With the Washington Wizards transitioning to a pace-and-space offense, former starting power forward Nene’s role on the team is at best precarious. Without even acknowledging that he is in the last year of his contract, the uncertainty surrounding Nene is substantiated by ESPN’s Marc Stein report that the Wizards were trying to move him during the offseason.
Concurrent with their pursuit of David West, I'm told Wizards continue to shop Nene but clinging to hope they can trade him into cap space
— Marc Stein (@ESPNSteinLine) July 3, 2015
This report, coupled with his injury history and age, strongly indicates that this is probably the Brazillian big man’s last year in Washington. While that may eventually prove true, Nene can still provide a contribution to the Wizards, especially to the second unit. Kris Humphries supplanted him for the starting role because Humphries was a better shooter, not a better player. Depending on rotations—specifically how John Wall and Bradley Beal’s minutes are staggered— Nene has the opportunity to be the focal point of the second unit.
Nene isn’t the player he used to be, but he can still score and is an excellent passer for his position. He is a particularly proficient post up player. The post up play on its own isn’t an efficient means to score, but combined with Nene’s passing, the Wizards may have a way to consistently manufacture points when their starters are resting.
Thanks to Seth Partnow of Nylon Calculus, I was able to see how effective Nene was at scoring on post-ups—specifically how he shot within eight feet of the rim when the defender did not give up size compared to when he was smaller. Last season, Nene shot a respectable 58 percent against similarly sized protectors, but was even more efficient in mismatches. He shot a blistering 71.8 percent against smaller competition. If Nene can leverage the threat of scoring to find shooters like Jared Dudley, Gary Neal, and Alan Anderson, the Wizards will have a potent bench.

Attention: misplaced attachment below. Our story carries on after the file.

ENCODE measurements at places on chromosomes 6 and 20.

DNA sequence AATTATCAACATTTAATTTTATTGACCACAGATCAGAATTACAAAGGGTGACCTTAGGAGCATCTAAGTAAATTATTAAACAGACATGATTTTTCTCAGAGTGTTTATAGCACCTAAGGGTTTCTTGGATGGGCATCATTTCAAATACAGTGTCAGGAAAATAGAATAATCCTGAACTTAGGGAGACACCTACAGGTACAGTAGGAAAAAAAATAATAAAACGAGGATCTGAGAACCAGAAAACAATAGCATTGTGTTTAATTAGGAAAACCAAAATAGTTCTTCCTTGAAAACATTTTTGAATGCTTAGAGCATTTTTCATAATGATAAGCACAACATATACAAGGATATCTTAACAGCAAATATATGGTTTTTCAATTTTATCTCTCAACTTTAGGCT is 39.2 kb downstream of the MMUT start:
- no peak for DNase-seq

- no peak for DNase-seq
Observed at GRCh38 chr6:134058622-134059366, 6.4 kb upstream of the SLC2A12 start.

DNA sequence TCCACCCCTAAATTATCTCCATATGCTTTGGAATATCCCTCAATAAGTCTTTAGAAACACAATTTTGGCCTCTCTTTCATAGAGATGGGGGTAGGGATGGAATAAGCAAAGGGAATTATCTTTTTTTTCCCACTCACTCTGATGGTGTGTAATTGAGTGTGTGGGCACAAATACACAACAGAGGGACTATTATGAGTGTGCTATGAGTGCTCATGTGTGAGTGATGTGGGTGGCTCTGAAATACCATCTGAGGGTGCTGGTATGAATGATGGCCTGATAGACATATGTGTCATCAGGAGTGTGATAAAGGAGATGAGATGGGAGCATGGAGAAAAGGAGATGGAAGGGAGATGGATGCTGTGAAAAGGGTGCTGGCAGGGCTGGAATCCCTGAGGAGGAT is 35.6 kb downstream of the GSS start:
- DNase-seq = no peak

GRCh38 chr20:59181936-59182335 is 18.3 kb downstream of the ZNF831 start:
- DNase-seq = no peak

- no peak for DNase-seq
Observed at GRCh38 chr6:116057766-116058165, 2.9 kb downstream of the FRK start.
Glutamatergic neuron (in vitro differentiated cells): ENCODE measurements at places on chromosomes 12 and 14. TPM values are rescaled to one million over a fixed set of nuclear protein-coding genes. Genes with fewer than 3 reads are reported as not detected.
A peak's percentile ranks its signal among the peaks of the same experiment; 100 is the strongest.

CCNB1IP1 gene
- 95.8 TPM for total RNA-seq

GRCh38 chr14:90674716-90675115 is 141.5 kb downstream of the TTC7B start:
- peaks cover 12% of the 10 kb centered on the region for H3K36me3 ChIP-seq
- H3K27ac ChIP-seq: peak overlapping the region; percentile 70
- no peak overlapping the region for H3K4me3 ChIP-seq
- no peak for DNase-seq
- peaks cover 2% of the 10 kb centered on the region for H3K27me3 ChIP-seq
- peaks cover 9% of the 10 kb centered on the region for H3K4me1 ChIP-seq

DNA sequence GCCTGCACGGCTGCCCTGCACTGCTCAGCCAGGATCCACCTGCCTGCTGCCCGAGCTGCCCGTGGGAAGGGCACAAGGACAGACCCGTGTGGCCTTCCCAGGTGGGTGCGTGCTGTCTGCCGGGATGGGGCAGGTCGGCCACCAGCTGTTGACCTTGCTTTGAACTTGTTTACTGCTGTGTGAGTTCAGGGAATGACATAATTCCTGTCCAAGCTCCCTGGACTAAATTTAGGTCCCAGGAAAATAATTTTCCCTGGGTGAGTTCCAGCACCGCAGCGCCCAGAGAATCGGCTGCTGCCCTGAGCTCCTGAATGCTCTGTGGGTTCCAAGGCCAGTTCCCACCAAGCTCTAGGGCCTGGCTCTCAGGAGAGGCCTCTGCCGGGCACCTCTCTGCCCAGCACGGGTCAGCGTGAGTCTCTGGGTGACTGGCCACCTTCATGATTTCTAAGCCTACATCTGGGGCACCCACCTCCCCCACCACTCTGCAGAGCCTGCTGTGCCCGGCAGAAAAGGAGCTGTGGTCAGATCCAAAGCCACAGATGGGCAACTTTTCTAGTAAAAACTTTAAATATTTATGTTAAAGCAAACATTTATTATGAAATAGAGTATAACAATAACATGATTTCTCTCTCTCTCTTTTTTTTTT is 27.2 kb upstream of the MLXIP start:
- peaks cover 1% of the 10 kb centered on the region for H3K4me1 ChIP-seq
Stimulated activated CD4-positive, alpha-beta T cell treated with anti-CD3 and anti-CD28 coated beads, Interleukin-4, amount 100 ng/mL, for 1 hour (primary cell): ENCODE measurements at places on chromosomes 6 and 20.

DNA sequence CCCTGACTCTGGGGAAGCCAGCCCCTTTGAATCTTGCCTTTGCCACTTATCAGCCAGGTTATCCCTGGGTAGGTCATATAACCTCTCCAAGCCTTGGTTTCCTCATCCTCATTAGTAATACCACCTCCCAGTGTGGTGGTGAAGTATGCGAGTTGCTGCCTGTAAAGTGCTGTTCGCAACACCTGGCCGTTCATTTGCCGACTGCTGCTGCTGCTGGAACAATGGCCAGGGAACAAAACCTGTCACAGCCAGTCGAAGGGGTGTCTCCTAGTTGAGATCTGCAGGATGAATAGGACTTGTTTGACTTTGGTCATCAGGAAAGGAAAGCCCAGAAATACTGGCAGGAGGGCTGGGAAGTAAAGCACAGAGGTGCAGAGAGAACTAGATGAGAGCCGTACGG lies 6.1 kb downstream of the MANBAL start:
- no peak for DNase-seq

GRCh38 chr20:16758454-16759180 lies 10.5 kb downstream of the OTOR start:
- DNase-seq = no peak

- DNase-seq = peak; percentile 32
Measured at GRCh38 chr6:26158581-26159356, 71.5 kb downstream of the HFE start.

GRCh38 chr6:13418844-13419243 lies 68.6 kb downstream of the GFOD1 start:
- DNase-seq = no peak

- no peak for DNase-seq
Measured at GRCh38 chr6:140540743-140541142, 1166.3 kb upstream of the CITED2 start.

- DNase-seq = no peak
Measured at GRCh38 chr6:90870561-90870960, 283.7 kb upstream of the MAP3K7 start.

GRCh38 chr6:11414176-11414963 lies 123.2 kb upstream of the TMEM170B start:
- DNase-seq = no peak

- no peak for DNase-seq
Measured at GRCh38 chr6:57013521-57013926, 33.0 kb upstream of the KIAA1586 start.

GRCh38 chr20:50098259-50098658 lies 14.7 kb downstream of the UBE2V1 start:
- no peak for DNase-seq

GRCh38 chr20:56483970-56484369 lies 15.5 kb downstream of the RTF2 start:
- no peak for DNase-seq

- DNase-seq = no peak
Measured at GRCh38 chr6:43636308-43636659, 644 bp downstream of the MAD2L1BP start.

Though Nene’s post up field-goal percentage is impressive, it is somewhat negated by his turnover rate. For his career, Nene has averaged 15.8 turnovers over 100 possessions, according to BasketballReference.com. His turnover rate isn’t abominable, but it does compromise his efficiency on an already quasi-inefficient play. This may not be as a big as a problem, though, considering Nene will be playing most of his minutes against backup units, a situation he excelled in last season.
Against starters, Nene had an effective field-goal percentage of 49.2, but against opposing benches, had an effective field-goal percentage of 55.9. Assumedly, most, if not all, starters have better field-goal percentages against reserve units, but it’s encouraging to see regardless.
Putting aside the difference in the quality of the opposition he will face, Nene’s health may also benefit. He hasn’t played a full season since 2010, and his body would probably welcome the reduction in minutes. Nene will be fresh when called upon in the regular season, and eventually in the playoffs.
Though his reduction in playing time will certainly help his chances of staying healthy, it is unclear if his body can take the brunt of being a consistent scoring option, even in a reduced role. Chances are Nene won’t be the leader of the second unit, but he is still capable of helping the Wizards. His defense, passing, and inside scoring are still valuable skills that the Wizards can utilize while embracing their new identity.